To assess the accuracy and utility of routine multiparametric MRI (mp-MRI) and transperineal template-guided prostate biopsy (TPB) following enrolment on to active surveillance.
From April 2012 to December 2016 consecutive men from our single institution diagnosed with low or intermediate risk prostate cancer on TRUS biopsy were offered further staging with early mp-MRI and TPB within 12 months of diagnosis. Data was collected prospectively. Eligibility criteria comprised: age ≤77 years; Gleason score ≤3+4; clinical stage T1-T2; PSA ≤15 ng/ml; <50% positive biopsy cores.
208 men were enrolled, including 196 with Gleason 3+3 and 12 with Gleason 3+4 disease. Median TPB core number was 50 (range 17-161) with a mean TPB core density of 1.2 cores/cm3 prostate volume. 83 men (39.9%) underwent histopathological upgrading after TPB, including 76 (38.8%) men with Gleason 3+3 disease and 7 (58.3%) men with Gleason 3+4 disease. Of these, 26 (31.3%) were found to harbour primary pattern Gleason grade ≥4. 24 (28.9%) upgraded cases had PIRADS 1 or 2 lesions on mp-MRI, including 5 patients with Gleason ≥4+3 disease. Of these, 14 (58.3%) had a PSA density of ≥0.15, including 4/5 with Gleason ≥4+3 disease. Overall there was a change in prostate cancer management in 77 (37.0%) men following TPB.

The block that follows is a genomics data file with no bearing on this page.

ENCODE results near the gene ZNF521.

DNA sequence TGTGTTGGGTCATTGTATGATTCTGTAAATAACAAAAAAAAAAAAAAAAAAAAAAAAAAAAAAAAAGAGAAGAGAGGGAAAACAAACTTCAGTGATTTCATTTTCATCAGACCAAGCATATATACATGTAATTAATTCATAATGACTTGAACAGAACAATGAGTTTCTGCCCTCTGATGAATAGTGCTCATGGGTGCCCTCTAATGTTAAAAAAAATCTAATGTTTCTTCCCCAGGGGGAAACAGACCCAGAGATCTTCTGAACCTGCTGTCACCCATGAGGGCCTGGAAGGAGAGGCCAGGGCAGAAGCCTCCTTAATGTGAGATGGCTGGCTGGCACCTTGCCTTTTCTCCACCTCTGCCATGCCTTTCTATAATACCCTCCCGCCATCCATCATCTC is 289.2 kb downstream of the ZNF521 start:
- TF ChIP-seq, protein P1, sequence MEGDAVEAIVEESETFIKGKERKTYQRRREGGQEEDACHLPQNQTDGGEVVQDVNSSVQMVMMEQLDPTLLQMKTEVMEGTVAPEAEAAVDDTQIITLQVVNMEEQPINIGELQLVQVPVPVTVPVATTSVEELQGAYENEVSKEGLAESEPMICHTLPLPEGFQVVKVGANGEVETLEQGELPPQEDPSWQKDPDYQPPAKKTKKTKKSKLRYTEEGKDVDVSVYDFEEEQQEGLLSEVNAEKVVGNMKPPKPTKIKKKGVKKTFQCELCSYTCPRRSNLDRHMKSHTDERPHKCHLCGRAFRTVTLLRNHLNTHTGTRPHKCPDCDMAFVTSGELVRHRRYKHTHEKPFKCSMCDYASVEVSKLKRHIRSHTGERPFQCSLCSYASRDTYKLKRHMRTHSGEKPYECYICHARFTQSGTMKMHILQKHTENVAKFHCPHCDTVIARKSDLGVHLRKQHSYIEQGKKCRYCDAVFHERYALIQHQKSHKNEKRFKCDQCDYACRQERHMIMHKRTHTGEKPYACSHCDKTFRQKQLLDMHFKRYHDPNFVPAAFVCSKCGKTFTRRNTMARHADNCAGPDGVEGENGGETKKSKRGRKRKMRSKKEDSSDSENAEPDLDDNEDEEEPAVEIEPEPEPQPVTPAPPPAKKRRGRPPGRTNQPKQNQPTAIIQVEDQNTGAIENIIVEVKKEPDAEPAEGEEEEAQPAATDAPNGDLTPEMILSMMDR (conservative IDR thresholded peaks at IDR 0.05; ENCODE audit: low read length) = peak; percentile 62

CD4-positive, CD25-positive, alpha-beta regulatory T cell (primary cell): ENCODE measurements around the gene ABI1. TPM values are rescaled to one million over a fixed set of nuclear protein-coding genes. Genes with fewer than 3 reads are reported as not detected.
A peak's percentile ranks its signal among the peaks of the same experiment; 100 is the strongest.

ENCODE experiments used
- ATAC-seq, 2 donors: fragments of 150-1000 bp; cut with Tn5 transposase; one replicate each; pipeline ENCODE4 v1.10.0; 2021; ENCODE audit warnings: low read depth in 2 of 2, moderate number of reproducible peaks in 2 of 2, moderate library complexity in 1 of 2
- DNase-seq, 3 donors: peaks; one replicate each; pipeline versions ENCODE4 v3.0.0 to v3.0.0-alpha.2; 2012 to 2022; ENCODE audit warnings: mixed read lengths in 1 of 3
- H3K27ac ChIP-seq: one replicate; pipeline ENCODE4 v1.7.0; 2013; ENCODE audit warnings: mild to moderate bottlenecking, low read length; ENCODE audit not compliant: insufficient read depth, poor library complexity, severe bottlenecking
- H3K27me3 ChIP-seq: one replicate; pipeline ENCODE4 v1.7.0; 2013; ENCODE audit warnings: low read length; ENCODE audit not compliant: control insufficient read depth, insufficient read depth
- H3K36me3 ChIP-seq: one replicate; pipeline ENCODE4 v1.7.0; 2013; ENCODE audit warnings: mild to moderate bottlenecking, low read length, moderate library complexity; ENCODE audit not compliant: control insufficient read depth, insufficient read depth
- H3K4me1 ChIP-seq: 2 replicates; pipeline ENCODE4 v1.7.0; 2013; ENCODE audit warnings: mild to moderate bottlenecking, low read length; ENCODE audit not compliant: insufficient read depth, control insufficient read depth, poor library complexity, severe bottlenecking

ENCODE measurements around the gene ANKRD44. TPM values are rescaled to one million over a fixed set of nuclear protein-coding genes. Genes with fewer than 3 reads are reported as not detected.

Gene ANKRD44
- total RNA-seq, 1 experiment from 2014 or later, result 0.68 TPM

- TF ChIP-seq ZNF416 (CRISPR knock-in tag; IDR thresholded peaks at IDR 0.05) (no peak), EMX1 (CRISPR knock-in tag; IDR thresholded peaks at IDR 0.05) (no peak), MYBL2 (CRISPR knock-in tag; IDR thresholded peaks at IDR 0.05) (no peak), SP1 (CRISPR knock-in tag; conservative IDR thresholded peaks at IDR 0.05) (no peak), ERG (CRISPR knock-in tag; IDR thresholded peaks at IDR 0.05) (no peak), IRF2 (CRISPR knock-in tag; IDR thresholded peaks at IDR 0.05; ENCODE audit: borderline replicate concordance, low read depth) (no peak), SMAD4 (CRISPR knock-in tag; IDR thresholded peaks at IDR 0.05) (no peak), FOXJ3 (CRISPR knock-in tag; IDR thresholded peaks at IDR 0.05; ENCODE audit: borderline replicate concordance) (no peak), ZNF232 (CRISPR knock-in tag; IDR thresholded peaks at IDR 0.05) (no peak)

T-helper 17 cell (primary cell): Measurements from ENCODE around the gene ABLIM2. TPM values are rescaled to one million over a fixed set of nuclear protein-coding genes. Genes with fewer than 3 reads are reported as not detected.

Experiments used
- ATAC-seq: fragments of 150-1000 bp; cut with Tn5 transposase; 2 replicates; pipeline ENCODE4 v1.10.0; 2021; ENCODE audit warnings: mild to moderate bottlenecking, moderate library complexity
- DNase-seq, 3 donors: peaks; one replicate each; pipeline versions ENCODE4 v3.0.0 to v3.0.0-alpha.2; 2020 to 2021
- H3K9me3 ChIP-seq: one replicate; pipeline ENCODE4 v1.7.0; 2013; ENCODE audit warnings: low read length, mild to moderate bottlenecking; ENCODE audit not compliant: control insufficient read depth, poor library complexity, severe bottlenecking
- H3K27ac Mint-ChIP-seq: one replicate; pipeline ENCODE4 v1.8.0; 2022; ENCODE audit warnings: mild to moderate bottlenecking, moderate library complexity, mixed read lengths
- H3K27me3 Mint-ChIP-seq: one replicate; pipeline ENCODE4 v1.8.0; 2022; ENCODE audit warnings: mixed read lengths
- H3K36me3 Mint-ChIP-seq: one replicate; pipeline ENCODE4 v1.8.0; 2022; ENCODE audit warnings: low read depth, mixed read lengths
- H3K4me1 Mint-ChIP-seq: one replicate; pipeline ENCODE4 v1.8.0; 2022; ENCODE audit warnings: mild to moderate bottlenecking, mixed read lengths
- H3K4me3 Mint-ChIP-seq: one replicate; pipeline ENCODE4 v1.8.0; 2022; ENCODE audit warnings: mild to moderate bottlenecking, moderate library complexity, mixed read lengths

Early TPB during active surveillance is associated with significant upgrading and a change in treatment plan in over a third of men. If TPB was omitted in men with a PIRADS score <3 and PSA density <0.15, 12% of those harbouring more significant disease would have been misclassified. This article is protected by copyright. All rights reserved.
BJU international. 2017 Dec 14 [Epub ahead of print]
James Voss, Raj Pal, Shaista Ahmed, Magnus Hannah, Adil Jaulim, Thomas Walton
Department of Urology, Nottingham University Hospitals NHS Trust, United Kingdom.